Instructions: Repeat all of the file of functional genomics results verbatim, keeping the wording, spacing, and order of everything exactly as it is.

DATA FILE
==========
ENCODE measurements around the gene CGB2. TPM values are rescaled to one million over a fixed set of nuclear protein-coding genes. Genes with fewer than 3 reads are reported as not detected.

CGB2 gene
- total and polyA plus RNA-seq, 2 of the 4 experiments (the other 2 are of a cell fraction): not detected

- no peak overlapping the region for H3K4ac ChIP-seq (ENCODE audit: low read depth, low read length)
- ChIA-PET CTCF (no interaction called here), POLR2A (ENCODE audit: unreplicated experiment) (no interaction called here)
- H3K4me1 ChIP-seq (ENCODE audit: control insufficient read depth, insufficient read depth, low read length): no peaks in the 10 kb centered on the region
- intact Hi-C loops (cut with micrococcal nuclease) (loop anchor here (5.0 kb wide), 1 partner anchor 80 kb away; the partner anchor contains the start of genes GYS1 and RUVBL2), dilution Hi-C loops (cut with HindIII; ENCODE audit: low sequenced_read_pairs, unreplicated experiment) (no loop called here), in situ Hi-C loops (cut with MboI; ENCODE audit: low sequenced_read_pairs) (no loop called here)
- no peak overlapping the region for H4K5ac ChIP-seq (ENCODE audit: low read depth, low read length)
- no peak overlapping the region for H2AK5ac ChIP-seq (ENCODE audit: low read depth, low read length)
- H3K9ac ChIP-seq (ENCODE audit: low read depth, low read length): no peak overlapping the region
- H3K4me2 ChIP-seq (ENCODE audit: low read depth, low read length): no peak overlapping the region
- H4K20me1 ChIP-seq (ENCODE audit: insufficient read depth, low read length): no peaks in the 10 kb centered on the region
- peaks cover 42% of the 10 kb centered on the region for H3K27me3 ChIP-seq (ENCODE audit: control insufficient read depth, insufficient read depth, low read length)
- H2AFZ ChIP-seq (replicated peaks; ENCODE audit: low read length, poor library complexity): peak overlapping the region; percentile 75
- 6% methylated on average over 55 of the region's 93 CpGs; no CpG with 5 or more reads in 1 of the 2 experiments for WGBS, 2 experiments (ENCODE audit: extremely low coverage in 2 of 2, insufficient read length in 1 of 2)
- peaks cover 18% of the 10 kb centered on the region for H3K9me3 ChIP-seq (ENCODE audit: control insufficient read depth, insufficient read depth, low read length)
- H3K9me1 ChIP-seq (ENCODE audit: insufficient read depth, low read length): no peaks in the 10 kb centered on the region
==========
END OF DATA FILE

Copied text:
ENCODE measurements around the gene CGB2. TPM values are rescaled to one million over a fixed set of nuclear protein-coding genes. Genes with fewer than 3 reads are reported as not detected.

CGB2 gene
- total and polyA plus RNA-seq, 2 of the 4 experiments (the other 2 are of a cell fraction): not detected

- no peak overlapping the region for H3K4ac ChIP-seq (ENCODE audit: low read depth, low read length)
- ChIA-PET CTCF (no interaction called here), POLR2A (ENCODE audit: unreplicated experiment) (no interaction called here)
- H3K4me1 ChIP-seq (ENCODE audit: control insufficient read depth, insufficient read depth, low read length): no peaks in the 10 kb centered on the region
- intact Hi-C loops (cut with micrococcal nuclease) (loop anchor here (5.0 kb wide), 1 partner anchor 80 kb away; the partner anchor contains the start of genes GYS1 and RUVBL2), dilution Hi-C loops (cut with HindIII; ENCODE audit: low sequenced_read_pairs, unreplicated experiment) (no loop called here), in situ Hi-C loops (cut with MboI; ENCODE audit: low sequenced_read_pairs) (no loop called here)
- no peak overlapping the region for H4K5ac ChIP-seq (ENCODE audit: low read depth, low read length)
- no peak overlapping the region for H2AK5ac ChIP-seq (ENCODE audit: low read depth, low read length)
- H3K9ac ChIP-seq (ENCODE audit: low read depth, low read length): no peak overlapping the region
- H3K4me2 ChIP-seq (ENCODE audit: low read depth, low read length): no peak overlapping the region
- H4K20me1 ChIP-seq (ENCODE audit: insufficient read depth, low read length): no peaks in the 10 kb centered on the region
- peaks cover 42% of the 10 kb centered on the region for H3K27me3 ChIP-seq (ENCODE audit: control insufficient read depth, insufficient read depth, low read length)
- H2AFZ ChIP-seq (replicated peaks; ENCODE audit: low read length, poor library complexity): peak overlapping the region; percentile 75
- 6% methylated on average over 55 of the region's 93 CpGs; no CpG with 5 or more reads in 1 of the 2 experiments for WGBS, 2 experiments (ENCODE audit: extremely low coverage in 2 of 2, insufficient read length in 1 of 2)
- peaks cover 18% of the 10 kb centered on the region for H3K9me3 ChIP-seq (ENCODE audit: control insufficient read depth, insufficient read depth, low read length)
- H3K9me1 ChIP-seq (ENCODE audit: insufficient read depth, low read length): no peaks in the 10 kb centered on the region